Before taking a Traditional and Digital Storytelling class, I had no idea what a digital story was or how it was made. Since the digital story format seems to be fairly new, I thought I might share some of what I’ve learned.
Digital storytelling began as a way for ordinary people to share their own personal stories using today’s technology—basically, producing their own small-scale movie using software easily available in today’s world. This is what is so great about digital storytelling—almost anyone can make their own digital story!
And digital storytelling is evolving to become more inclusive of things other than merely personal stories. For the digital story in my class project, I chose to adapt Bulfinch’s Mythology to tell the tale of The Norse Creation Myth, but other uses include educational curriculum (in which teachers encourage students to make their own digital stories), plus uses in the humanities, journalism, social issues, and archiving, and the list goes on. Since digital storytelling is still evolving, the uses are as varied as a person’s imagination.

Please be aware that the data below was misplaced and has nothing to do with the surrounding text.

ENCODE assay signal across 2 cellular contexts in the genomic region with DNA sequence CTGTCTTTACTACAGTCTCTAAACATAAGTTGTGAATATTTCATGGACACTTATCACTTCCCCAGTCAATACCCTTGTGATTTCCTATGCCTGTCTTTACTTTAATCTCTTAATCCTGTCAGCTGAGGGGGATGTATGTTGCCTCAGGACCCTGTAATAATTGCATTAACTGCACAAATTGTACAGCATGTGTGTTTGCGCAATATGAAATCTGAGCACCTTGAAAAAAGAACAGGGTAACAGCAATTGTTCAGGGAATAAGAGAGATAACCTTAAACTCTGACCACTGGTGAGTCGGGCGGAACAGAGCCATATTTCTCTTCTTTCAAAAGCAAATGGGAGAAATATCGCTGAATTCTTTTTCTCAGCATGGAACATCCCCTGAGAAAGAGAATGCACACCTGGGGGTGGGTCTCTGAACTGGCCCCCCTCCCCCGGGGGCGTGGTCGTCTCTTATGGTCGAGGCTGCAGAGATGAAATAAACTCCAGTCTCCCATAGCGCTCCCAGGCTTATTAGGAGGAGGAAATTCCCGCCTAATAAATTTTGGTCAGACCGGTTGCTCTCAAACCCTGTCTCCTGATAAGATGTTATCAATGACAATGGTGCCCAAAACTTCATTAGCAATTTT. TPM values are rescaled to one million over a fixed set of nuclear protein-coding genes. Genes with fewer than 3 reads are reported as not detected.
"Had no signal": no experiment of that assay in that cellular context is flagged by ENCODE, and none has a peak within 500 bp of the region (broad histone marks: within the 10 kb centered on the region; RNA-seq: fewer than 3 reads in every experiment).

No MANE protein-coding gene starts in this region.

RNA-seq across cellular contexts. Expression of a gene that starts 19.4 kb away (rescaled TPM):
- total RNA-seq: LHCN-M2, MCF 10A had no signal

How do you make a digital story? It’s actually fairly simple. First, write a script—include all sounds, images, as well as the narrative audio track you intend to lay down. Then, gather all the needed pieces and parts—such as sound effects, pictures, video, and voiceover audio recording—and upload them into the computer you intend to use to cut your story. Third, edit together all those pieces and parts in the way you intend them to be viewed using the production software of your choice—iMovie and Windows Movie Maker are perhaps the most common, but because I’m a Linux nerd, I used OpenShot Video Editor. Finally, once you get your digital story exactly the way you want it, upload to the internet on your choice of websites—YouTube is probably the most popular, but there are others, such as Vimeo, Metacafe, Yahoo! Screen . . . you get the picture. Or, there’s nothing that says you have to share your digital story if you don’t want to . . . but isn’t it so much fun to share?
And, speaking of sharing, here’s my first digital story—The Norse Creation Myth. I created a brand new YouTube channel called “The Digital Storyteller” on which I plan to add future digital stories as I make them. Digital Stories really are a lot of fun! Enjoy!